How to tell if my baby is tongue tied

Signs of a tongue tie

If you’re having difficulties at the moment with breastfeeding, I’m sure you will be trying to find an answer, speaking with friends, relatives or health professionals as you try to work out your feeding issues. 

There is also a lot of information concerning tongue-tie, and many breastfeeding mothers worry that this could possibly be the issue, and may believe that a tongue-tie division is the answer to that problem.

Over many years working with breastfeeding mothers, I’ve seen babies who have had a tongue-tie, and who have breastfed much better after the tongue-tie division procedure – and for them, that was the right decision.

However, for some babies who’ve had a tongue-tie division, this decision did not improve the feeding at all.

The issue of tongue-tied babies is a complicated and controversial one.

Some very recent research has suggested that some babies are having this procedure unnecessarily.

There appears to be an ‘epidemic’ of referrals in recent years where breastfeeding mothers are looking for a quick fix.

If you are experiencing breastfeeding difficulties and you’ve done all you can to troubleshoot some of those difficulties, but still things are not resolving, then it’s crucial to seek out skilled support.

Speak to a breastfeeding counselor or IBCLC, somebody who will be able to help you to look at all the potential issues and work through strategies to help to bring some resolve.

What are the potential signs of a tongue-tie?

One of the most common signs that many breastfeeding women experience is that you could be experiencing very sore nipples

It’s important to note that sore nipples, although not a normal part of breastfeeding can be a common feature in the early days, and even the first 2-4 weeks, while you work on good positioning. 

If, however, despite all your efforts, you find that after every feed your nipples look misshapen and damaged,

I encourage you to consider the strategies to promote comfortable breastfeeding and to change your breastfeeding position.

Another potential sign of a tongue-tie is if you find that you’re getting engorged quite frequently, and this is leading to blocked ducts or mastitis.

If your baby is not latching well and not draining the breast well because of the tongue-tie, this can be the outcome. However, there can be other reasons for blocked ducts and mastitis too.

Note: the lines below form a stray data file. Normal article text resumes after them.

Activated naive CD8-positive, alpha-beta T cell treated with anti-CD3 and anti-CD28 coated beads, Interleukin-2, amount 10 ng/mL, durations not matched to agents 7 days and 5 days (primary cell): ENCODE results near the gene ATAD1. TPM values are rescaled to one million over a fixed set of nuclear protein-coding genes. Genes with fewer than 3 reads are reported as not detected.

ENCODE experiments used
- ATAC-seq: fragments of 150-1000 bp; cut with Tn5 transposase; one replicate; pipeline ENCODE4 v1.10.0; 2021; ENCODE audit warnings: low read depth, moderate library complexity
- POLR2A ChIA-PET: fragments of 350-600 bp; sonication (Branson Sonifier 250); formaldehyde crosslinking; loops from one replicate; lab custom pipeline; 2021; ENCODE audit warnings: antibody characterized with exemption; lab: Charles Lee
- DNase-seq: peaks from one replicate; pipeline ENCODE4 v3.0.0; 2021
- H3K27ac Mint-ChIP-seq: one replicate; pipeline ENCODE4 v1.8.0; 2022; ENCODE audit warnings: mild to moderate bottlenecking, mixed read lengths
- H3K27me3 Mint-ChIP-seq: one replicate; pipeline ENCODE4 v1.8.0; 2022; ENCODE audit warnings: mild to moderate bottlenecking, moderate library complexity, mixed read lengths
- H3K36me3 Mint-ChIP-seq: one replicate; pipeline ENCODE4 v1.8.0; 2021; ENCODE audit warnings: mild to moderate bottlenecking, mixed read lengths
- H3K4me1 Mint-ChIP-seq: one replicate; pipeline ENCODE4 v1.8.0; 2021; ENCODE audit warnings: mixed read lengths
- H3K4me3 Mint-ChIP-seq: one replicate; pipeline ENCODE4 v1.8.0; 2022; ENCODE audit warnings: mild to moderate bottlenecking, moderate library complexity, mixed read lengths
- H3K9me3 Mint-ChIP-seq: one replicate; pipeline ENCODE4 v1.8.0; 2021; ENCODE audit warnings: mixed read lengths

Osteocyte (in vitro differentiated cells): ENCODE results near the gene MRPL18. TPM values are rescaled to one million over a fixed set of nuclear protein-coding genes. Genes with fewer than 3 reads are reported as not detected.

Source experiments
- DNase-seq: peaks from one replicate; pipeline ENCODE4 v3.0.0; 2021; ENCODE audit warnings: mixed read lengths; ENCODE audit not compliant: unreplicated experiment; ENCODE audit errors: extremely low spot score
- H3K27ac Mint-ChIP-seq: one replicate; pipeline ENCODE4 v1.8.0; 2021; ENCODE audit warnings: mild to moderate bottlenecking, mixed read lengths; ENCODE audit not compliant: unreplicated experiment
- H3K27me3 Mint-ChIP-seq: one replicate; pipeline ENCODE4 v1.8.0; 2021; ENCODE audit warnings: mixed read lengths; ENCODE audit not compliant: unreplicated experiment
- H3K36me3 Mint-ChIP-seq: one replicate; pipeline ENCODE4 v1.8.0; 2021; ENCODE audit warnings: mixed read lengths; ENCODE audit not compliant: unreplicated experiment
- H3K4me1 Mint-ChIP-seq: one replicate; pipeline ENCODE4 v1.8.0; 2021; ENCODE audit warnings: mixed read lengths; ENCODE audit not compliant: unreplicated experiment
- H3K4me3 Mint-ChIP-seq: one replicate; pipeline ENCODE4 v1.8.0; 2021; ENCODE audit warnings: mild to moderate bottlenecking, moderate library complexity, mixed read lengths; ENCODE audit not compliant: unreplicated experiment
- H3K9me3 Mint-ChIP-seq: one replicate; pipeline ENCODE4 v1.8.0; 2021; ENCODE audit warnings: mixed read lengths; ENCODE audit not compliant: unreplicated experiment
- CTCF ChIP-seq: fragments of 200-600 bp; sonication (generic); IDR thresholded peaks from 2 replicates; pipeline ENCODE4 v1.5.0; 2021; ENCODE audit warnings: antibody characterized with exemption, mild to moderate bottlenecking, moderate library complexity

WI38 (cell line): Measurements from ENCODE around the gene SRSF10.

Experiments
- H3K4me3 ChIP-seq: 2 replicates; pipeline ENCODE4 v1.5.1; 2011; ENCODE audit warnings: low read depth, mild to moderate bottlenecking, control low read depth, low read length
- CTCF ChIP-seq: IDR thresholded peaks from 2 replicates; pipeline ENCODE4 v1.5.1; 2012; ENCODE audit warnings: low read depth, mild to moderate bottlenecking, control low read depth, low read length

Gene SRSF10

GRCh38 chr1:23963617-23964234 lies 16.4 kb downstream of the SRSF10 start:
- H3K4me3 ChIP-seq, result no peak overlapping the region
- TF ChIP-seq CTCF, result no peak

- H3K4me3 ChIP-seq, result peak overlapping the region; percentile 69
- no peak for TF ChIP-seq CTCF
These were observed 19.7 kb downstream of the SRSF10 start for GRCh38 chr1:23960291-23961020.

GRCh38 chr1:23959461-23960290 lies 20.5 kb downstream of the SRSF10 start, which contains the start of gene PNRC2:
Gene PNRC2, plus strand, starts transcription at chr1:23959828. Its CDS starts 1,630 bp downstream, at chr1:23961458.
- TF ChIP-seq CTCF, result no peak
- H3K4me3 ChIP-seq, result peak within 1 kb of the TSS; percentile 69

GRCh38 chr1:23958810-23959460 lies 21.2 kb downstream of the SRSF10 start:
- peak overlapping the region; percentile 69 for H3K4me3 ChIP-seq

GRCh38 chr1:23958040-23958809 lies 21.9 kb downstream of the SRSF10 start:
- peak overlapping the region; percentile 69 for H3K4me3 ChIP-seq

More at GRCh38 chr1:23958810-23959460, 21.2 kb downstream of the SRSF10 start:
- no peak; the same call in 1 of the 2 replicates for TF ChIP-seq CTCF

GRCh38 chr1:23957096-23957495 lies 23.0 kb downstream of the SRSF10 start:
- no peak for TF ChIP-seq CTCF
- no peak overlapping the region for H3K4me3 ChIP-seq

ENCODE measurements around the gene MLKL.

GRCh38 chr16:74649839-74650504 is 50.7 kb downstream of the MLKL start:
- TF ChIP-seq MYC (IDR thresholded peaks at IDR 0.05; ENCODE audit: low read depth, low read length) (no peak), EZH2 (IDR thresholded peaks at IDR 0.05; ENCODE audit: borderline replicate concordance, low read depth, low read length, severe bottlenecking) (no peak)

Babies who have a tongue tie can sometimes find it challenging to stay latched at the breast, often causing them to bob on and off a lot and suck in a whole load of air in the process, sometimes making clicking noises as well.

I would again encourage you to try lots of different positions to rule out positioning as a stand-alone cause for these symptoms too.

If you do find that your baby is bobbing on and off the breast, and sucking in lots of air in the process, he may be displaying uncomfortable windy symptoms. 

You may find that the feeds are taking a long time too, and your baby may not be gaining weight very well – he may not be attached to the breast well and, therefore, not able to drain the breast well either.

Because of this, he may be struggling to tell your body to make all the milk he needs. However, please note that a lot of babies can gain weight normally even with a tongue-tie.

Generally, he will not be able to extend his tongue past the lower lip or the lower gum line, and the tongue may appear to be restricted.

Sometimes it may look very short in your baby’s mouth, even spoon-shaped and not able to reach the roof of the mouth.

The tongue tip itself might look heart-shaped or a little bit flat or notched.

The tongue may be able to extend quite well, but retracts back – a tongue-tie may still be present in this situation.

If you have identified some of these symptoms, and you feel convinced that this could be the issue, please seek out skilled support to determine whether a referral to a tongue-tie practitioner is warranted.

Review dates, references & further resources

Review Dates

Version 1.1 published in March 2019. Next review date: Jan 2022

References

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